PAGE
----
The Origin of Mid-Autumn Festival
In the ancient past, there was a hero named Hou Yi who was excellent at archery. His wife was Chang’e. One year, the ten suns rose in the sky together, causing great disaster to people. Yi shot down nine of the suns and left only one to provide light. An immortal admired Yi and sent him the elixir of immortality. Yi did not want to leave Chang’e and be immortal without her, so he let Chang’e keep the elixir. But Peng Meng, one of his apprentices, knew this secret. So, on the fifteenth of August in the lunar calendar, when Yi went hunting, Peng Meng broke into Yi’s house and forced Chang’e to give the elixir to him. Chang’e refused to do so. Instead, she swallowed it and flew into the sky. Since she loved very much her husband and hoped to live nearby, she chose the moon for her residence. When Yi came back and learned what had happened, he felt so sad that he displayed the fruits and cakes Chang’e liked in the yard in order to cherish his memories with her. People soon learned about these activities, and since they also were sympathetic to Chang’e they participated in the worship. Since then, people began to celebrate Mid-Autumn Festival.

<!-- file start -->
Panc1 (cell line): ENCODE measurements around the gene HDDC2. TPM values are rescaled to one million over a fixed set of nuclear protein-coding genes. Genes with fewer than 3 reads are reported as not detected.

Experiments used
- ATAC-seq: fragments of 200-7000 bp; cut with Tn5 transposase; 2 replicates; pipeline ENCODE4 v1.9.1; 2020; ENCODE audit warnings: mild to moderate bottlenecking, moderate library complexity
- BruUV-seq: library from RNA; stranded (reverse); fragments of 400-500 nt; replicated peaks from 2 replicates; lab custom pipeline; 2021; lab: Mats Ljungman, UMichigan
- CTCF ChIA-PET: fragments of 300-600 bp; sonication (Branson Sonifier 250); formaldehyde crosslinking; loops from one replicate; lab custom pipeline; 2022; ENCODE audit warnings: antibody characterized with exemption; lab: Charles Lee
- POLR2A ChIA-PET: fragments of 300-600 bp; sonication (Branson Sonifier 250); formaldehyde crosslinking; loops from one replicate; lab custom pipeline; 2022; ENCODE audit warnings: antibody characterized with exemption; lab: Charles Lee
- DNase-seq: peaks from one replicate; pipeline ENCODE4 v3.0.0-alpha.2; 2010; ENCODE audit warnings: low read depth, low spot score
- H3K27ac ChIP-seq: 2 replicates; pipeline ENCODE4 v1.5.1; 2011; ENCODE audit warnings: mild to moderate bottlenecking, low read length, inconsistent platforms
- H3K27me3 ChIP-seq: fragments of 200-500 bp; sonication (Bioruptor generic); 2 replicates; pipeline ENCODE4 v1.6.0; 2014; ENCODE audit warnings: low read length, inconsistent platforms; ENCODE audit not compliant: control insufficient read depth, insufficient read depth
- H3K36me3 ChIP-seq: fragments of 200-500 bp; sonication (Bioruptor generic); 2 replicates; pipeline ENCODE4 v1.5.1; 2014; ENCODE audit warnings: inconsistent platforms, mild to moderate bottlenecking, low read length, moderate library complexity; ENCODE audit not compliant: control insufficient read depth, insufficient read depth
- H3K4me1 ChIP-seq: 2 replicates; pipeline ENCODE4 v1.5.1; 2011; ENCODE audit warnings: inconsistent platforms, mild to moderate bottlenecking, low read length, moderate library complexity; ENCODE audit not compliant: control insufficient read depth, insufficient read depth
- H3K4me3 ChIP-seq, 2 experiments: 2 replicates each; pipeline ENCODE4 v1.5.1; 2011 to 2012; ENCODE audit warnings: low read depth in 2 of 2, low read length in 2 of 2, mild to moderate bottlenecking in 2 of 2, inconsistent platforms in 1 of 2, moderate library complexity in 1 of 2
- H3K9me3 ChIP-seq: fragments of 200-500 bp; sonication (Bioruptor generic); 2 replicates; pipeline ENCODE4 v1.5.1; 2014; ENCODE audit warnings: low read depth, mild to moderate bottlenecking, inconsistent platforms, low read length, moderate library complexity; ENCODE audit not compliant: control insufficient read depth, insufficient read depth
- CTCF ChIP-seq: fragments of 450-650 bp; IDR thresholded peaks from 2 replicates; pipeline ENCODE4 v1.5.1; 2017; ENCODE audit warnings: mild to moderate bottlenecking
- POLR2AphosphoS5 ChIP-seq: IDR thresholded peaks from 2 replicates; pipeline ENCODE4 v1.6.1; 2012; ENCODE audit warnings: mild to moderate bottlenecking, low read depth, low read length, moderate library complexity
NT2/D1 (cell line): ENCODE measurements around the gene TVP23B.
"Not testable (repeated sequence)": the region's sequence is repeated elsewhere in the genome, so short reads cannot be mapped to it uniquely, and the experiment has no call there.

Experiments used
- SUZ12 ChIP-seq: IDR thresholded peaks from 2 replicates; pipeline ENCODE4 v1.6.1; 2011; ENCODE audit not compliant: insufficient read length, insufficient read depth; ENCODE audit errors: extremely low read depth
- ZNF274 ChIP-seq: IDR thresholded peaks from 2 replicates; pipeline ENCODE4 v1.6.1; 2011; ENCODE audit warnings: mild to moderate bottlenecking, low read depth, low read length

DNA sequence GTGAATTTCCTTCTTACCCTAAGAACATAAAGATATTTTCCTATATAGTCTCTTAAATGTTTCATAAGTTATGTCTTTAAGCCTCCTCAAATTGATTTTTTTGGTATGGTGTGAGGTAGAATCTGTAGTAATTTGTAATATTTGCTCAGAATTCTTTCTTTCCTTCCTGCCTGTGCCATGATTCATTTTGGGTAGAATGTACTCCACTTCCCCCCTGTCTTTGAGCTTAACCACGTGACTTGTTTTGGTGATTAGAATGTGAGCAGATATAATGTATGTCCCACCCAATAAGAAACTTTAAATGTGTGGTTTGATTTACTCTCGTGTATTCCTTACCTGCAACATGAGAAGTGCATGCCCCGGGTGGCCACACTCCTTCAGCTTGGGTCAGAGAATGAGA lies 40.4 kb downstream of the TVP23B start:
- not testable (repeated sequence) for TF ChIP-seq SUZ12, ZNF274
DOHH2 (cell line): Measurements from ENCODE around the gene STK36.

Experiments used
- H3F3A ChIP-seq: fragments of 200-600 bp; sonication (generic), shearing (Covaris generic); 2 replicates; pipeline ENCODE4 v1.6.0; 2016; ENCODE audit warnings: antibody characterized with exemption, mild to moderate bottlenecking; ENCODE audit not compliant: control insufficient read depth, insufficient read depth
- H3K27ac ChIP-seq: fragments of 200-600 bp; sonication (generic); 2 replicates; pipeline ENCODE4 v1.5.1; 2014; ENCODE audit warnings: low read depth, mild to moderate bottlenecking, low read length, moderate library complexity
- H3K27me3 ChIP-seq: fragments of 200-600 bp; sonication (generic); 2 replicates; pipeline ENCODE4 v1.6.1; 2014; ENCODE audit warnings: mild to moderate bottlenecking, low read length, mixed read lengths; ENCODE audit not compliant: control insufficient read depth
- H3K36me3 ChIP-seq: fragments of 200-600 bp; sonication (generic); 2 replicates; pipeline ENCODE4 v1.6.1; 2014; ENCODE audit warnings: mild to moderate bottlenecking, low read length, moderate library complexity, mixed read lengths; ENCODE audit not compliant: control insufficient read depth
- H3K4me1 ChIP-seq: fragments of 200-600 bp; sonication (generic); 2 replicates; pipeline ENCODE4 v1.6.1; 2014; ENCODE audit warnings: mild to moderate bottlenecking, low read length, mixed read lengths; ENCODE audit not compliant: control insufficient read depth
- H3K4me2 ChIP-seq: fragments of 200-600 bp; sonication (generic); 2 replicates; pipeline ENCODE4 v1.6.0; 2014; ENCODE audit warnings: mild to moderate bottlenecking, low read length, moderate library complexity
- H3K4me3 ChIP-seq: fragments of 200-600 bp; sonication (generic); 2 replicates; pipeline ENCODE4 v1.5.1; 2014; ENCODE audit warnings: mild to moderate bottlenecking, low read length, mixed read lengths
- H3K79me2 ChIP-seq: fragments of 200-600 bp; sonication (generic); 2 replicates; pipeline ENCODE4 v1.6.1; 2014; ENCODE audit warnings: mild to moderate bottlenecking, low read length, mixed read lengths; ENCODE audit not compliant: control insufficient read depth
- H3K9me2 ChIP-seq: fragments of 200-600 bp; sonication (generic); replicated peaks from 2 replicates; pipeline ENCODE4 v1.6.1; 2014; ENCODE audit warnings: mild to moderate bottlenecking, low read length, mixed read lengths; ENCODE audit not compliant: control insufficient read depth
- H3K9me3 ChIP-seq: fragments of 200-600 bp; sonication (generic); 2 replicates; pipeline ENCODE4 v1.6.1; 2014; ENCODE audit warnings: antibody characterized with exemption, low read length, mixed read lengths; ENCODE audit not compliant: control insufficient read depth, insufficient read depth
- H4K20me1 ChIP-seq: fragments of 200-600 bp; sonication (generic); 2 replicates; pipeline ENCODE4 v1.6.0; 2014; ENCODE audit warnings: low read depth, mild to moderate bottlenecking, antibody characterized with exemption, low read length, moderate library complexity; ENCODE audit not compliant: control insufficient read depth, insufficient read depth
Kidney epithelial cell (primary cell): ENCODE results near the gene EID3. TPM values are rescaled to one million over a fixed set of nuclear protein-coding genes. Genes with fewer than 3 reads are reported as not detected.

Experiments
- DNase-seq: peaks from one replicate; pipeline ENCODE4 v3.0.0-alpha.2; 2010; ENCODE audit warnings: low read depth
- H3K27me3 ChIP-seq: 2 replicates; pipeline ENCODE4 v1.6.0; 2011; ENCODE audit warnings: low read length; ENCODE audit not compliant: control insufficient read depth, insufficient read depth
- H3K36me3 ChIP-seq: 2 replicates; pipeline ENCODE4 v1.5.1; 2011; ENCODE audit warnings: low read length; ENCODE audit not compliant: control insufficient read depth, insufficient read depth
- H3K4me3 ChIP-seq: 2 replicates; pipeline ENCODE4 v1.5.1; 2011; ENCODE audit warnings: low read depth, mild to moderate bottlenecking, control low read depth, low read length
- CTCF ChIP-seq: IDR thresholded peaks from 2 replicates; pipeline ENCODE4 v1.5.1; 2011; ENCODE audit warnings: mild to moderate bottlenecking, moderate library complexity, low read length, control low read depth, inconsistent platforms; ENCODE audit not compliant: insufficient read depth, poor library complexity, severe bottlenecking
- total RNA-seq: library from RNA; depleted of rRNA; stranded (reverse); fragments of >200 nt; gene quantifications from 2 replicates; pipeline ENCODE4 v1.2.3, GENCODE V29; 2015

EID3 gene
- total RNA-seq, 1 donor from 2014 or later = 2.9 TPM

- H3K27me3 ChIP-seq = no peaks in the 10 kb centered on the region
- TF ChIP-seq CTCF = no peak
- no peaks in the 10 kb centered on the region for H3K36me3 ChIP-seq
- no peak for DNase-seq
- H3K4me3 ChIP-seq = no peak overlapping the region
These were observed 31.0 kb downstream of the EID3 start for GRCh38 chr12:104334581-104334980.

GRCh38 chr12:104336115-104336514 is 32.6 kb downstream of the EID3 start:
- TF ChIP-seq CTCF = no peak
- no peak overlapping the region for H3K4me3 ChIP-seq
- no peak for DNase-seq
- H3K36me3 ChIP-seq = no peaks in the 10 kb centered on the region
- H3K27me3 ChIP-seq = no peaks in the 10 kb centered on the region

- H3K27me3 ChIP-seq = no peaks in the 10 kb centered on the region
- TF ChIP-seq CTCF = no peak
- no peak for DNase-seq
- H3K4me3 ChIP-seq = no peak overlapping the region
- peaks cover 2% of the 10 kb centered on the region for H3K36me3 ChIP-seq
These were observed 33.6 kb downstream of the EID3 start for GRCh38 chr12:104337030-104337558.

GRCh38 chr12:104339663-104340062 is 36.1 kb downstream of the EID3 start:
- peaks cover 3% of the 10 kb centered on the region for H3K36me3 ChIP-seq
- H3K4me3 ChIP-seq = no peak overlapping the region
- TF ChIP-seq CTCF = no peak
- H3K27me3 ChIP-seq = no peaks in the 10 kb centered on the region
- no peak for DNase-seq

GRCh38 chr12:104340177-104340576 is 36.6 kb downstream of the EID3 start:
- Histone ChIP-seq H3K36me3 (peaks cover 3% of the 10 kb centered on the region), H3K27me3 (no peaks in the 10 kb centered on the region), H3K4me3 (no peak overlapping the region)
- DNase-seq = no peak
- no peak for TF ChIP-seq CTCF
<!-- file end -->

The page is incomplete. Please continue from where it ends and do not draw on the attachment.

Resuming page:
How to Celebrate Mid-Autumn Festival
A notable part of celebrating the holiday is the carrying of brightly lit lanterns, lighting lanterns on towers, or floating sky lanterns. Another tradition involving lanterns is to write riddles on them and have other people try to guess the answers.
Making and sharing mooncakes is another tradition of this festival. In Chinese culture, a round shape symbolizes completeness and unity. Thus, the sharing and eating of round mooncakes among family members during the week of the festival signify the completeness and unity of families. Of course, it is better to enjoy the beautiful view of the Moon while having delicious mooncakes.